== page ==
was added to the heater in a concentration of 1.0%, as based on the dry weight of the pulp which also contained by weight, of titanium dioxide. Analysis of the resulting paper sheets indicated a degree of pigment retention of 60.8%. It may also 'be noted that thisderivativedisplayed a poor degree of water dispersibility.

The performance, as pigment retention aids, of the above described reaction products of El with raw corn starch is thus seen to be quite inferior with respect to the results obtained with the novel derivatives of my in- This example illustrates the increased reaction efliciency, as evidenced by a higher nitrogen content in the resulting derivatives, which results from the presence of higher concentrations of tertiary amino alkyl groups in the starch bases utilized in the process of this invention.

A number of 100 part portions of different diethyl amino ethyl ethers of potato starch having varying nitrogen contents, as indicated below, were reacted, respectively, for 24 hours at 60 C., with 100 parts of E1 in 100 parts of a solvent mixture comprising a 2:l:1:1 chloroformztriethylamine:dioxanezheptane blend. The resulting products were washed with successive portions of methanol and than air dried.

The following table provides data relating to the nitrogen content of the starting starch ether bases versus the nitrogen content of the products derived therefrom.

Control comprising raw potato starch.

EXAMPLE VI This example illustrates the improved reaction efiiciency, in the process of my invention, which results from the use, as a reaction medium, of a blend of a polar with a non-polar solvent.

Using the reaction procedure described in Example V, hereinabove, parts of E1 was reacted, respectively, with a number of 100 part portions of the identical diethyl amino ethyl ether of potato starch. Each of the various samples was, however, reacted in 20 parts of a difierent solvent or solvent blend. The following table identifies the solvents or solvent blends which were used .and also indicates the percent total nitrogen which was present in the resulting reaction products.

Percent total nitrogen Solvent used: in product 100% toluene 3.88 An 80:20 toluene:dimethylformamide blend 4.38 A 50:50 toluenerdimethylformamide blend 4.59 100% dimethylformamide 3.93

EXAMPLE VII This example illustrates the improved dispersibility, in water, resulting'from the impregnation of the starch ether base in a solution of a polyvalent metal salt prior to the reaction of the base with B1.

A number of 100 part portions of different diethyl amino eth-yl ethers of potato starch having varying nitrogen contents, as indicated below, were suspended, respectively, in solutions comprising 0.5 part of stannic chloride dissolved in 100 parts of water which was at a temperature of C. Each suspension was agitated for 15 minutes whereupon the starch base was recovered by filtration and air dried.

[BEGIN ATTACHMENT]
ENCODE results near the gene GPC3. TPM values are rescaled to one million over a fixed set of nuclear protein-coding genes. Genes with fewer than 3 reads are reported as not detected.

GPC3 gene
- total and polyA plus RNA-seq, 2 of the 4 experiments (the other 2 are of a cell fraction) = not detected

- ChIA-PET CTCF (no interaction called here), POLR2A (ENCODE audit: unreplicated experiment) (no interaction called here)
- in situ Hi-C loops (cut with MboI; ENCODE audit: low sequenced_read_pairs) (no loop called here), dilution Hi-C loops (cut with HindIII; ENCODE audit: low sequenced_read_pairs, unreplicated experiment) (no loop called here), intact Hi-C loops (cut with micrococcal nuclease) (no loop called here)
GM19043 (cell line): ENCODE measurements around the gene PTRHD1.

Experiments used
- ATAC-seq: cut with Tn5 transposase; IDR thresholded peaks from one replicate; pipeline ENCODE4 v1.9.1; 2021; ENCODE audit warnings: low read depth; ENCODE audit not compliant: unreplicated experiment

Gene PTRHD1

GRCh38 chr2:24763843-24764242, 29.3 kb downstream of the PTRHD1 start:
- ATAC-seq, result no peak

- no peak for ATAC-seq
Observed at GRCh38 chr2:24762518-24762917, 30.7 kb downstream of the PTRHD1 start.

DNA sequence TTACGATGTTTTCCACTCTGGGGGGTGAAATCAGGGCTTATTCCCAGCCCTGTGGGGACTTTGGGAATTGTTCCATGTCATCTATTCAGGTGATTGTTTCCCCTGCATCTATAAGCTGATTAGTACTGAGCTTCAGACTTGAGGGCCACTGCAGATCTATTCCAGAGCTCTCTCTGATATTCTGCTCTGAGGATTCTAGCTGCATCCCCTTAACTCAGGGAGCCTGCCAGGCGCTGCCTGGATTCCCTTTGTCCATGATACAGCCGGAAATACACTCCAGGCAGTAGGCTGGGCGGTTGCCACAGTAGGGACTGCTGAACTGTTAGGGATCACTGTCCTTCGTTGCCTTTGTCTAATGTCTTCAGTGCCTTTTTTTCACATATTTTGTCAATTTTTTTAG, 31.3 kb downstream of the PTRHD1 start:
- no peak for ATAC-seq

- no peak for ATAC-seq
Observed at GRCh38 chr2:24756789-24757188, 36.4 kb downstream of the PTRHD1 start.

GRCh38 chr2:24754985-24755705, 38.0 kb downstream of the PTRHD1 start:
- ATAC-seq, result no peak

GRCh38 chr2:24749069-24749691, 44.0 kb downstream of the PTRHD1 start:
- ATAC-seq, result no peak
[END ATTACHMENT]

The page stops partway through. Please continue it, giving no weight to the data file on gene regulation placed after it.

The recovered starch bases were then reacted with E1 according to the procedure described in Example V, hereinabove. As a control for the experiment, portions of the identical starch ether bases which, in this case, had not been suspended in stannic chloride solutions, were then similarly reacted with El.

The dispersibility of each of the thus prepared products was then evaluated by means of a settling test which involved cooking a 0.1%, by weight, aqueous dispersion of each product, for a period of 15 minutes, over a boiling water bath. The cooked dispersions were then placed into a series of milliliter graduated cylinders and allowed to stand for 16 hours at room temperature. The appearance of a dense, cloudy layer at the bottom of the cylinder would thus indicate poor dispersibility whereas the absence of such a dense, cloudy layer would indicate good dispersibility. The following table presents the results of these tests.

Percent Percent Percent Evaluation of Disnersibility Nitrogen Nitrogen Stannic as Indicated by the Height in Base in Prod- Chloride (in mls. of H20) of the Cloudy not on Starch Layer 0. 14 4. 88 0. 5 0.0 0.27 5. 86 O. 5 O. 0 O. 47 6. l9 0. 5 0. 0 0. 14 5. 75 None 0. 8 0. 27 6. 75 None 10. 0 0. 37 8. 43 None 4. 0

The above data indicate that although the impregnation in stannic chloride resulted in a slightly poorer reaction efiiciency, as indicated by the lower nitrogen content of the resulting derivatives, the dispersibility of the products derived from the impregnated bases was far superior to the dispersibility observed in the controls.

Summarizing, this invention is seen to provide a process for the preparation of novel cationic starch derivatives. Variations may be made in proportions, procedures and materials without departing from the scope of this invention which is limited only by the following claims.